Radio will never be the same. Like books, magazines, music and just about every other mass medium you can think of, the age-old format is being transformed by the Internet, mobile technology and a few very smart organisations.
We don’t know exactly what radio will look like in 20 years (or if we’ll even still call it that), but it’s safe bet that it would it be utterly unrecognisable by the likes of Edwin H. Armstrong, who was awarded the patent for FM radio in 1933. We will still have audio, but in a 21st century era. What I mean by that is that internet and social media is already a big influence on everyday life, and now we can barely hear someone listening to a radio station. In our days we can listen to every single station in this world just by a click, and most of us don’t have a proper radio at home.
Wi-fi , 4G, and internet, will carry much more interactive and smarter audio content, which will likely push traditional broadcasters toward past.
We have always been looking for ways to shape communities. It’s not even that long ago that technology made it possible to talk over a long distance. Radio is definitely one of the wonders of the last century. Around 1900, inventors like Guglielmo Marconi worked on conquering the airwaves. He and others that built on the ground work of Heinrich Hertz ultimately were able to transform sounds into electronic pulses that could be decoded thousands of miles further away – the principle of sender and receiver. Really magic, when you think of it!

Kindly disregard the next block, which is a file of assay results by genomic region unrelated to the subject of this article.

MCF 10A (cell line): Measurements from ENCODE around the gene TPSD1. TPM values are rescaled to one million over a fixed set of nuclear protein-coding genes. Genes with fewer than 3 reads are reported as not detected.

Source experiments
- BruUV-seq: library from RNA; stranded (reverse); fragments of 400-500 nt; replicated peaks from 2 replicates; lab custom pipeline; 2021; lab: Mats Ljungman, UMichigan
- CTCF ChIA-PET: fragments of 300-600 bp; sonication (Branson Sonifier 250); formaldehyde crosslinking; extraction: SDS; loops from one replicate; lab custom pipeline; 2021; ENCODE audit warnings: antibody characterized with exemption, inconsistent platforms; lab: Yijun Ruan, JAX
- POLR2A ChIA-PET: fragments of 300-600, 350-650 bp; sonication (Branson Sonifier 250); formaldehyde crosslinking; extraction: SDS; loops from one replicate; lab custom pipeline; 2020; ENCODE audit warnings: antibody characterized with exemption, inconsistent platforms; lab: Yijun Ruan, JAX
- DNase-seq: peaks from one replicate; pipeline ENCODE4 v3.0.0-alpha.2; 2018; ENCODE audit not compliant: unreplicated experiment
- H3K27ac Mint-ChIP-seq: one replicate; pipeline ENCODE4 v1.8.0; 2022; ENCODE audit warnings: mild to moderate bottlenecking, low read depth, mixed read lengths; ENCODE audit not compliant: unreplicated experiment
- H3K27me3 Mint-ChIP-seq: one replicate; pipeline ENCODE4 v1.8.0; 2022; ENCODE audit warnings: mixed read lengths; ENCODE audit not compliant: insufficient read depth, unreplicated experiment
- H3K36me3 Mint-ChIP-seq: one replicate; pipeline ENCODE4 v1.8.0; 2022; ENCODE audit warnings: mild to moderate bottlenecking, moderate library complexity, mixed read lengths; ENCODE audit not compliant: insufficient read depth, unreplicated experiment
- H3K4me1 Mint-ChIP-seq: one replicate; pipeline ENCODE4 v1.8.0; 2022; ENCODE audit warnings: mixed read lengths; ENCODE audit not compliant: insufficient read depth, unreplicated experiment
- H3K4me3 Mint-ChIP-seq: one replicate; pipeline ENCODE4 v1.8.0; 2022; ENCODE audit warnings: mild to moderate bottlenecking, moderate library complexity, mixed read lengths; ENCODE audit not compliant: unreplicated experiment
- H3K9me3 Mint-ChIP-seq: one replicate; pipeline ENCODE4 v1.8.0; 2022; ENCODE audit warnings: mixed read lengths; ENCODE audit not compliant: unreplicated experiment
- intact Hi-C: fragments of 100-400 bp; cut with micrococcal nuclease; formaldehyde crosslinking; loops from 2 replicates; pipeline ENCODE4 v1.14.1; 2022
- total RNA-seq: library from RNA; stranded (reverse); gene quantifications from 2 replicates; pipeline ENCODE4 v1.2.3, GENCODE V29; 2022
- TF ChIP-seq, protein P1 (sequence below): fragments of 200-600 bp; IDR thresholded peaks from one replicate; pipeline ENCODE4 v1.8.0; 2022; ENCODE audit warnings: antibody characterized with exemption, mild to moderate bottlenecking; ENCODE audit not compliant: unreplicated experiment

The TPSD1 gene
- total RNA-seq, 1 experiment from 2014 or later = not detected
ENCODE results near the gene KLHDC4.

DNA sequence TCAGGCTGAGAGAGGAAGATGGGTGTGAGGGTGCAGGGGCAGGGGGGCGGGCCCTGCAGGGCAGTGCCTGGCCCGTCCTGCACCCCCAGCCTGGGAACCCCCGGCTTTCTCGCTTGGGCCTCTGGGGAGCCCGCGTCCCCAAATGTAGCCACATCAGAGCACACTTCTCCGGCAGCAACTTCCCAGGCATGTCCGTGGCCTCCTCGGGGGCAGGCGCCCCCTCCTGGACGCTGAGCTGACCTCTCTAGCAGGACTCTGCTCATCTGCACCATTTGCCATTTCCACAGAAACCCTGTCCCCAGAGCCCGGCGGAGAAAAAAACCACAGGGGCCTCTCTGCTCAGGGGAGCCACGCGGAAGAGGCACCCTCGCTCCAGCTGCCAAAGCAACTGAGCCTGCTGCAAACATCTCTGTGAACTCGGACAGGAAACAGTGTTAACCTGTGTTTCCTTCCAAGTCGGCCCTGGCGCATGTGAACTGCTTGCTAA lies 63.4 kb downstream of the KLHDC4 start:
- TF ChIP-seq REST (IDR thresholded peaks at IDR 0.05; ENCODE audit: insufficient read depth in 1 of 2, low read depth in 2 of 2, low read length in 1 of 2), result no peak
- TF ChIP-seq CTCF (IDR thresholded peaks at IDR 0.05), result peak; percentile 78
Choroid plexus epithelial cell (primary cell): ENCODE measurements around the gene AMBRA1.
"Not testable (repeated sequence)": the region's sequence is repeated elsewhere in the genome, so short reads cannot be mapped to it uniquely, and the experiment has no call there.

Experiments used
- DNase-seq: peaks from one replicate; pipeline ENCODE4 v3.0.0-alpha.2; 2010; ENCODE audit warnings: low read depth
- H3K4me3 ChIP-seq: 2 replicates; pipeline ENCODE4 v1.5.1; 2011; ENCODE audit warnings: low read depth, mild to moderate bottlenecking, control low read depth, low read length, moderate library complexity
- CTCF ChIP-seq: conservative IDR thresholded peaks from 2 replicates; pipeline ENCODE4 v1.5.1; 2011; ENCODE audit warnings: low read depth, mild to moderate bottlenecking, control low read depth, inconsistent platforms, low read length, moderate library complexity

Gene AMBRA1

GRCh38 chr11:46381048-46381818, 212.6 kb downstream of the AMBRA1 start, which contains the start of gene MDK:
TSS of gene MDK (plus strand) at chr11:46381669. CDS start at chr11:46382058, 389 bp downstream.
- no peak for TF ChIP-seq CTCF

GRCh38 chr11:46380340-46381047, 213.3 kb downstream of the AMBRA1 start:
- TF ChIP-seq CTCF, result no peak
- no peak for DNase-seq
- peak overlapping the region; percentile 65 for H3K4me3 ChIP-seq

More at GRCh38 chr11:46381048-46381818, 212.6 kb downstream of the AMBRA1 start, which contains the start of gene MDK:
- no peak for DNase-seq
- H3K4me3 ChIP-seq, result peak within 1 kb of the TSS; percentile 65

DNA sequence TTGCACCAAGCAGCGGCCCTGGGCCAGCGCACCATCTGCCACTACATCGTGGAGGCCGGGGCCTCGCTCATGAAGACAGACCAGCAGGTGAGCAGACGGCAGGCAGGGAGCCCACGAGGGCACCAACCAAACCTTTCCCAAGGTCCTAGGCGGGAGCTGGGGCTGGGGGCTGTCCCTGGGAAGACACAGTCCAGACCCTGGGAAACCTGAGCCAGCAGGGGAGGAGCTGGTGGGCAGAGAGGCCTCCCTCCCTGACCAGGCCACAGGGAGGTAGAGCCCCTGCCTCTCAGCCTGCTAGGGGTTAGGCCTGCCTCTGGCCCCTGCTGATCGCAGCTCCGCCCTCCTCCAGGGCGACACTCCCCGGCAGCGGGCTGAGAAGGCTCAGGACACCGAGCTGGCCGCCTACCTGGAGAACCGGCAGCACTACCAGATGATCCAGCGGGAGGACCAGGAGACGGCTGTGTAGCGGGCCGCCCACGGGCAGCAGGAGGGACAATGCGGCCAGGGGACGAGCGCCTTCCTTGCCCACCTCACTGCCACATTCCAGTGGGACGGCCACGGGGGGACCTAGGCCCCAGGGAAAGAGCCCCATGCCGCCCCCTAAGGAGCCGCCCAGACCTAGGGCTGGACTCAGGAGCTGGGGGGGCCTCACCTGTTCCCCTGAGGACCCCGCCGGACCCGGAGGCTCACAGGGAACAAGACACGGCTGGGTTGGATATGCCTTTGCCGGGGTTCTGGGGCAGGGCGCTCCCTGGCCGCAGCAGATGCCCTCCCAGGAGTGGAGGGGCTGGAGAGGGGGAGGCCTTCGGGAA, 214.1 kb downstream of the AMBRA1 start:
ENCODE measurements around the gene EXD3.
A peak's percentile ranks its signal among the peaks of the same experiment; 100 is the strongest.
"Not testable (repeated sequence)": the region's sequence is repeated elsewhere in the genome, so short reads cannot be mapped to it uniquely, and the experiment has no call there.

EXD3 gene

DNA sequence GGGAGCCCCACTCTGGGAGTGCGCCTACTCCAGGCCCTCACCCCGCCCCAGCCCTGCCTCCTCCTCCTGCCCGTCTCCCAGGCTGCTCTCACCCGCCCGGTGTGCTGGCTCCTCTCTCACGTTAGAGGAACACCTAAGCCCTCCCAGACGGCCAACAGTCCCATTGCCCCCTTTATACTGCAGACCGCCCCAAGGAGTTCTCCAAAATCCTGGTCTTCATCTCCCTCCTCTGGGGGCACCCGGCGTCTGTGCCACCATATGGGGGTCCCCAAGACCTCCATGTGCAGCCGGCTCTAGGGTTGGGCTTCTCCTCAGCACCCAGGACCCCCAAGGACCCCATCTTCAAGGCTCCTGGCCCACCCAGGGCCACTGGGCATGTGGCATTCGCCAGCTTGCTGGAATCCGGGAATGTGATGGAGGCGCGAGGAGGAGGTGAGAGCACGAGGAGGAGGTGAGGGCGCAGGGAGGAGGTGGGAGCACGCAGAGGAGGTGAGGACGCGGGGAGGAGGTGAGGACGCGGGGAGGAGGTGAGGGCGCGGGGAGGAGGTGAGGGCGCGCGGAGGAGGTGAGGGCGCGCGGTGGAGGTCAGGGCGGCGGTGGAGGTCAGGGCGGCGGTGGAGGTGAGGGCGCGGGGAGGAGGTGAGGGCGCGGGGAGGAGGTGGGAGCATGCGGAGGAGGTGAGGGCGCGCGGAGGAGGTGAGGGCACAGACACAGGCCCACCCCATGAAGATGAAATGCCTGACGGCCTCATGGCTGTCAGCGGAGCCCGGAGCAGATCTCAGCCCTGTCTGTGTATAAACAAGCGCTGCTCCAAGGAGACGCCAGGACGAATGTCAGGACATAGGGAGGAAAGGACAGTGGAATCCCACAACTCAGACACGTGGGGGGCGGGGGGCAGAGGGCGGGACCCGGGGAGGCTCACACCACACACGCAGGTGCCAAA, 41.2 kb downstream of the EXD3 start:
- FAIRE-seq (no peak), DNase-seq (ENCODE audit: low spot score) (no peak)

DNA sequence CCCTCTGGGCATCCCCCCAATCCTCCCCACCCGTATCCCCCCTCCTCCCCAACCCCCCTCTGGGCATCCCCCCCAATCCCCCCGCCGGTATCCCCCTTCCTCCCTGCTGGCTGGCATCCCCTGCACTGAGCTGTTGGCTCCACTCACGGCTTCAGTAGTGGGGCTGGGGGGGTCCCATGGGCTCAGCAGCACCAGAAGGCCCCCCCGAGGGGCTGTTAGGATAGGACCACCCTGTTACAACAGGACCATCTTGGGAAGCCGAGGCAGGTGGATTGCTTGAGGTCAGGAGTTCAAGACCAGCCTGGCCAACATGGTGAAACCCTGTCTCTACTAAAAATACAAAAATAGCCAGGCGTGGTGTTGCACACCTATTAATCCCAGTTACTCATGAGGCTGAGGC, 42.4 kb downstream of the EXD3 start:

Bob Pittman thinks that radio is now a much broader service than it used to be. He says that his company aims to build media franchises instead of single brands or shows. In his opinion the consumer rules, and therefore content should be delivered to people in a way that they choose to consume it. In this respect it doesn’t matter whether people turn on their radio, television, computer or mobile device to access content.
I think that the future of radio is to make radio always available, as many new communication devices are ready to stream cloud-based (not just playback locally stored), and radio might evolve into a multimedia platform in addition to its terrestrial (analog and digital) broadcast model.
Being able to visit BBC Coventry and Warwickshire studios, witch is a traditional local station, I’ve seen that they have a more basic approach to radio, and they relate to the audience to bring the show popularity. In the same time they use social media and internet to create a modern touch to their shows and interact with audience. After the visit I was more able to understand why we need local radio, and that the future of radio it’s not about radio broadcasting in pictures and it’s just about finding a way to make themselves heard, popular, and interact with their audience.
As a final thought, radio should rethink their current strategy of regurgitating content online, and traditional radio needs to reflect the tastes of the station’s listeners, and adopt a more modern vibe.